Time, Motion and Mind

What is Time?

The widely accepted definition of time which we know from school is:
“Non spatial continuum in which the events occur.”
My definition is:

Time is the relation between two or more events

Time is relevant and limited to the events.
In philosophical discussions I always introduce the idea about the hierarchy in the mind concepts.
Every mind concept appears in certain hierarchical order and by changing the hierarchy we end up with fallacy.

In this particular case the time is placed before the events.
The accepted definition of time states that the events appear in Time, but it is actually the other way round – time is created as a concept from the relation between two or more events.

My arguments:

Time, Motion and Mind
God for Scientists

God for scientists

We had an interesting discussion in the already closed Orkut.com and I’d like to put here the spark which put the atheist forum in fire.
Here it is with small changes and additions:

So let’s see whether there is such a thing as “God for scientists”.

I’ll start with the famous question: “Did a falling tree in the forest made a sound if nobody heard it?”
The answer is NO. The tree didn’t make any sound but did produce vibration with a frequency between 20 and 20000 hertz.
Sound appears to us (and some sentient beings) when we with our ears detect (observe) these vibration frequencies.
The same explanation stands for all observations we do.
We do not observe matter but patterns created by wave interference.
Those patterns have to be observed in order to “turn in to” the thing, which we named “matter” in all its observable variations. If not observed everything is nothing but interfering waves.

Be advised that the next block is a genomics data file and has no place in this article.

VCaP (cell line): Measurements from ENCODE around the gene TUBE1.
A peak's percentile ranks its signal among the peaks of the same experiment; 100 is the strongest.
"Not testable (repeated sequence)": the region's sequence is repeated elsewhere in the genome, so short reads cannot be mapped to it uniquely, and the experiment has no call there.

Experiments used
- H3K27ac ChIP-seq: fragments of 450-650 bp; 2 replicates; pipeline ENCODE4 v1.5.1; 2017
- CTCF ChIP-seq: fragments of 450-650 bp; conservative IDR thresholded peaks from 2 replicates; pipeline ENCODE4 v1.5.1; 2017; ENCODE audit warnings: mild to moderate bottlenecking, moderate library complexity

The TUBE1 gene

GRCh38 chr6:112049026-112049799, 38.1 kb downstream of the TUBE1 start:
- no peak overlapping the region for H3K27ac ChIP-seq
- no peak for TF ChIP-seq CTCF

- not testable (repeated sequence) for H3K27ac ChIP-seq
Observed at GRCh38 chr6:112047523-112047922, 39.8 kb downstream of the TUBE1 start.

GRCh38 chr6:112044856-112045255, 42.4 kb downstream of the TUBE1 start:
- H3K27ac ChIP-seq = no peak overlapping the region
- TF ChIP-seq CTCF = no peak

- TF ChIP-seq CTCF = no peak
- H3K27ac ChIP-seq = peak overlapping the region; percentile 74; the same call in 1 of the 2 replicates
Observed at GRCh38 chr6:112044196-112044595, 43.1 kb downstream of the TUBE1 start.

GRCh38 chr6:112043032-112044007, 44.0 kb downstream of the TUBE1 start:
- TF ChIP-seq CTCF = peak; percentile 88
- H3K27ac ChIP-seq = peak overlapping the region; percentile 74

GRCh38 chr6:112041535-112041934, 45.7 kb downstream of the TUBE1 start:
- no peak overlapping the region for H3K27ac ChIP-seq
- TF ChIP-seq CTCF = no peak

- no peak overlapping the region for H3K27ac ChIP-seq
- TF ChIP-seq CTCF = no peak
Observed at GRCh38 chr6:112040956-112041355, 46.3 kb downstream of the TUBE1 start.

Bertrand Russell – how knowledge is created, who creates it, and where logic stays in it

“Can human beings know anything, and if so, what and how? This question is really the most essentially philosophical of all questions.” – Bertrand Russell

Not being offensive to Bertrand Russell’s logic I’d like to mark his question as illogical.
Such question should not be uttered if it puts in doubt the ability to know, assuming that we don’t know and we will never know [any answer].
It is also illogical to utter it if we assume that we have knowledge to the extent of having this question.

“I know” is a wrong statement in absolute sense.
“I create knowledge” is the right statement.

As long as we observe we will create knowledge.
All things are already known to us.
We can not observe something out of our five senses; therefore we can not create knowledge out of “the five”. In this Universe there is nothing unknown to us. The details are unimportant because they come from our knowledge.
We know what knowledge are we missing, only if we already have the knowledge about the subject? Not knowing what knowledge are we missing, is an ignorance.

The above said may sound “non sense” if one does not know the meaning of “knowledge”.

Have Bertrand Russell really explained what is “knowledge”?

The self-awareness does not use words and meanings for itself. (How can you explain you, being you?)
Meanings and concepts are created and put in words after the self-awareness observes something different than its own self.
“Motion, object, something different than myself.”
We have just created knowledge by creating the concept of something which is not “me”. The same way we create all possible knowledge.